Book Review by Amy Perry Ordeal by Hunger

The Story of the Donner Party by George R. Stewart Fredrik Backman is the author of A Man Called Ove. Britt-Marie Was Here is his third novel. Backman lives in Stockholm, Sweden, with his wife and two children. Britt-Marie is good at what she does; her home is tidy, her cutlery drawer is properly sorted, her husband’s shirts are clean and pressed. Until she leaves her husband, in her sixties, she has led a circumscribe life that has turned her into a fussy old woman. At 62, Britt-Marie embarks on a job search, lands a job, befriends a rat and becomes a soccer coach. Britt-Marie Was Here is the story of how she came to this place in her life and how she leaves. It is warm, friendly and funny. It is hard, sad and satisfying. Backman’s characters are fully developed and spring off of the page as complete people, people that you would not be surprised to meet on the street. I would recommend this author to anyone who holds still for five minutes or less. All of Backman’s books ask the question “What is community?”

Tues., Thurs., & Fri. 10 AM-5:30 PM • Wed. 10 AM-7 PM • Saturday 10 AM-4:30 PM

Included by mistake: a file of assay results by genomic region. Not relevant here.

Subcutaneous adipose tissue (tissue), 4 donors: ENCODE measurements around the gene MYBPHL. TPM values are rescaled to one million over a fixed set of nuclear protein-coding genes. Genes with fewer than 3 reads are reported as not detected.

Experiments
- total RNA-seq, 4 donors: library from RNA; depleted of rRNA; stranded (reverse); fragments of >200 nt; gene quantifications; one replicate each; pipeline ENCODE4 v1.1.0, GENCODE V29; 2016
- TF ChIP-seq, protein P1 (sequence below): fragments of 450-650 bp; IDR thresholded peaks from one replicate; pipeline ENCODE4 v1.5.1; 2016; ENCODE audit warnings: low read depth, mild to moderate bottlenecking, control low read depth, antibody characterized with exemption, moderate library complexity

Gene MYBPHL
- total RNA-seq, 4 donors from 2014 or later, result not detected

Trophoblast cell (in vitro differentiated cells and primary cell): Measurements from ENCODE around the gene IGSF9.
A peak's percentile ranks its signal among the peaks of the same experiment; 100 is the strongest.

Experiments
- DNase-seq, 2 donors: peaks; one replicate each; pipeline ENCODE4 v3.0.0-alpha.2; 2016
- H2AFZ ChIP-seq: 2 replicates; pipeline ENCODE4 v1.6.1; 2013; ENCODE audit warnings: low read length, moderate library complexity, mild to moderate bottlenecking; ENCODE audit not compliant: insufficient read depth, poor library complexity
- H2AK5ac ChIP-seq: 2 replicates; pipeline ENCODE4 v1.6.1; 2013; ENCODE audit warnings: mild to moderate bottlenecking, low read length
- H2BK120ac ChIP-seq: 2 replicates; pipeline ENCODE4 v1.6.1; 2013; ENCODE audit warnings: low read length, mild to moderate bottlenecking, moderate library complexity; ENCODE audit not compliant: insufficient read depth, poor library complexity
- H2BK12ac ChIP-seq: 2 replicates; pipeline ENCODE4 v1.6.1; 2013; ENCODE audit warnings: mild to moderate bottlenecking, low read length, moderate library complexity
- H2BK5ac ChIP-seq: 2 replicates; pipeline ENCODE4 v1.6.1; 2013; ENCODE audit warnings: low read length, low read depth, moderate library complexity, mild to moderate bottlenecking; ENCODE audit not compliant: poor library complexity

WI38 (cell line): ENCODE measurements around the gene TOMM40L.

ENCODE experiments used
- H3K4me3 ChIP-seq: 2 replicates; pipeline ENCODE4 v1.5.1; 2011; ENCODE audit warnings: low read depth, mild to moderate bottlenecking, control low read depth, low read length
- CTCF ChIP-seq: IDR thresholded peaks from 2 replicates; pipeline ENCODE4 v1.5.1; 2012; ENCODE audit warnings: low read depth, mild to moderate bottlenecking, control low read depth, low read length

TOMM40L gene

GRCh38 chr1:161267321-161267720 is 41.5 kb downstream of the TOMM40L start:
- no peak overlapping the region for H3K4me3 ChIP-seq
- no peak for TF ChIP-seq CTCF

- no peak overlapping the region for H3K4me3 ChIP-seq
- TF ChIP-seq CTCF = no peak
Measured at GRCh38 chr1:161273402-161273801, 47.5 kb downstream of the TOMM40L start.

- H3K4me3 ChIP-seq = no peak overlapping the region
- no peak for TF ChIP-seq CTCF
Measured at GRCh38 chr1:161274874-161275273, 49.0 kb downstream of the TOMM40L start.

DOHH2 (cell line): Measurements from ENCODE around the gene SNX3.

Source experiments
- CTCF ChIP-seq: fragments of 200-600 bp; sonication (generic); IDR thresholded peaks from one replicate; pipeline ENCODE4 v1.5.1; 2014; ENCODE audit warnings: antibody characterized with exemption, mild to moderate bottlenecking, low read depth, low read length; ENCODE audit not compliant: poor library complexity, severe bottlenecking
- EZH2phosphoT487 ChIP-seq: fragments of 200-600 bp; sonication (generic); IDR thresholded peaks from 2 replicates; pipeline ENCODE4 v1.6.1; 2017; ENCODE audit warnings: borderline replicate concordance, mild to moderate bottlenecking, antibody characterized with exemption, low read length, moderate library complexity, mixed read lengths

Thank You for Caring!

For over 95 years the American Legion Auxiliary has distributed the memorial poppy to remind Americans that millions sacrificed their lives and health to keep our nation free. During WWI the poppy florished on the battlefields of Flanders Field amond the shelled buildings and bomb scarred landscape. Like the blood became a sign of hope and renewal. For those who whould never leave, those who had given their lives, it is a perpetual memorial to their bravery. The American Legion Auxiliary poppy is handmade by veterans, who receive payment for each poppy made. Memorial poppy

by Mindy Scott, Editor


Submitted Article

contributions are devoted entirely to assist disabled and hospitilized veterans in our communities. On behalf of those veterans, thank you for caring. For more information, visit www. ALAforVeterans.org. Thank you to all those who purchased a memorial poppy over the Memorial Day holiday.

History • Mystery Romance • Local Authors Caxton Press

www.RubaiyatCaldwell.com 720 Arthur St., Caldwell • (208) 899-1988


& CUSTOM FABRICATION Brad & Karine Johnson



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LegalShield Independent Associate Advertising question? Call Chantele Hensel, 208-899-6374 to submit a story email editor@caldwellperspective.com


June 2017

CFEO Awards 43 Scholarships to Caldwell High Students